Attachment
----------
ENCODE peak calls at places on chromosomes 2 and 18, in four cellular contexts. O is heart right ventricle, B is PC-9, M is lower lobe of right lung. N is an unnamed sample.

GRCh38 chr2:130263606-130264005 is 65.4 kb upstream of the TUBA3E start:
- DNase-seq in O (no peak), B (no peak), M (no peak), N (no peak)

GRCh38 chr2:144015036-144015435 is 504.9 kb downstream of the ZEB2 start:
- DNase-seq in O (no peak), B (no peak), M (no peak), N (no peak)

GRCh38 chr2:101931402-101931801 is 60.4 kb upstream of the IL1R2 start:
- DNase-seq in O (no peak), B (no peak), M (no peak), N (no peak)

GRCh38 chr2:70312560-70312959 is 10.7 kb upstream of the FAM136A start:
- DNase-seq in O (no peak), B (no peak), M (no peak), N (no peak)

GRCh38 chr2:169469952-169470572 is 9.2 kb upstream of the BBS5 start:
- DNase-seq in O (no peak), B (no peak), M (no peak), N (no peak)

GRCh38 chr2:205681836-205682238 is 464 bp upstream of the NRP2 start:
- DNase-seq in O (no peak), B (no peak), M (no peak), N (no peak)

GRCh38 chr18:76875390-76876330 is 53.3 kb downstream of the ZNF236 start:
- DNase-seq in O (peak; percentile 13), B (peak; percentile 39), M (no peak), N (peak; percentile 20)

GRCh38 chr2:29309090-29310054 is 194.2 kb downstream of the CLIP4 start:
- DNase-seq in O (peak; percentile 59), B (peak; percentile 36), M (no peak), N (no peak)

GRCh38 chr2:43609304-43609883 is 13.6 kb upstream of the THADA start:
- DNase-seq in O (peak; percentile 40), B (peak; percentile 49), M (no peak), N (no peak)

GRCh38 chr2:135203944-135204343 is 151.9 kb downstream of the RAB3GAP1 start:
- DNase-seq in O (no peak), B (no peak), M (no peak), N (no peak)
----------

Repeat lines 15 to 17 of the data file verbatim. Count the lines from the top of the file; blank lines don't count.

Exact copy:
- DNase-seq in O (peak; percentile 13), B (peak; percentile 39), M (no peak), N (peak; percentile 20)

GRCh38 chr2:29309090-29310054 is 194.2 kb downstream of the CLIP4 start:
- DNase-seq in O (peak; percentile 59), B (peak; percentile 36), M (no peak), N (no peak)